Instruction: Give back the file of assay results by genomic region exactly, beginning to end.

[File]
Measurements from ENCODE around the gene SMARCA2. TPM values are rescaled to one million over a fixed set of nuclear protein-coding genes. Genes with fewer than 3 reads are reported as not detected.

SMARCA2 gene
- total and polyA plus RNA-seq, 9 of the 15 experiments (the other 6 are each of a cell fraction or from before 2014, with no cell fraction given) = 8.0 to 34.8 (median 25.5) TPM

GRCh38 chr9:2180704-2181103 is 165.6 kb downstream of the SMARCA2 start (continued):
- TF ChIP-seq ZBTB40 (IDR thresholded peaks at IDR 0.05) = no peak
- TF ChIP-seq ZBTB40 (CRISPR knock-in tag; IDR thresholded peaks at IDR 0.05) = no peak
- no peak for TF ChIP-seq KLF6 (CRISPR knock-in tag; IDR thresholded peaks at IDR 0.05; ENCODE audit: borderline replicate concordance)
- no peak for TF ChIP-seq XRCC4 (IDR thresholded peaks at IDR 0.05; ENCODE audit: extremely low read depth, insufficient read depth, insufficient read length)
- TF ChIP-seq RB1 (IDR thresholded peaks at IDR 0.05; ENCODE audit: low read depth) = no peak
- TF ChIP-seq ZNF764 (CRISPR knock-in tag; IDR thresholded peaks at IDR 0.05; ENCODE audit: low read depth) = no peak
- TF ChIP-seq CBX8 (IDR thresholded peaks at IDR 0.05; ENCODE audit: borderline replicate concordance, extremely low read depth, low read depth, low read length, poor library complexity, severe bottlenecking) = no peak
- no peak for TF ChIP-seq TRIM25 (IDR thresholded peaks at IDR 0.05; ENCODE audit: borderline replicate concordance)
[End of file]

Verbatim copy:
Measurements from ENCODE around the gene SMARCA2. TPM values are rescaled to one million over a fixed set of nuclear protein-coding genes. Genes with fewer than 3 reads are reported as not detected.

SMARCA2 gene
- total and polyA plus RNA-seq, 9 of the 15 experiments (the other 6 are each of a cell fraction or from before 2014, with no cell fraction given) = 8.0 to 34.8 (median 25.5) TPM

GRCh38 chr9:2180704-2181103 is 165.6 kb downstream of the SMARCA2 start (continued):
- TF ChIP-seq ZBTB40 (IDR thresholded peaks at IDR 0.05) = no peak
- TF ChIP-seq ZBTB40 (CRISPR knock-in tag; IDR thresholded peaks at IDR 0.05) = no peak
- no peak for TF ChIP-seq KLF6 (CRISPR knock-in tag; IDR thresholded peaks at IDR 0.05; ENCODE audit: borderline replicate concordance)
- no peak for TF ChIP-seq XRCC4 (IDR thresholded peaks at IDR 0.05; ENCODE audit: extremely low read depth, insufficient read depth, insufficient read length)
- TF ChIP-seq RB1 (IDR thresholded peaks at IDR 0.05; ENCODE audit: low read depth) = no peak
- TF ChIP-seq ZNF764 (CRISPR knock-in tag; IDR thresholded peaks at IDR 0.05; ENCODE audit: low read depth) = no peak
- TF ChIP-seq CBX8 (IDR thresholded peaks at IDR 0.05; ENCODE audit: borderline replicate concordance, extremely low read depth, low read depth, low read length, poor library complexity, severe bottlenecking) = no peak
- no peak for TF ChIP-seq TRIM25 (IDR thresholded peaks at IDR 0.05; ENCODE audit: borderline replicate concordance)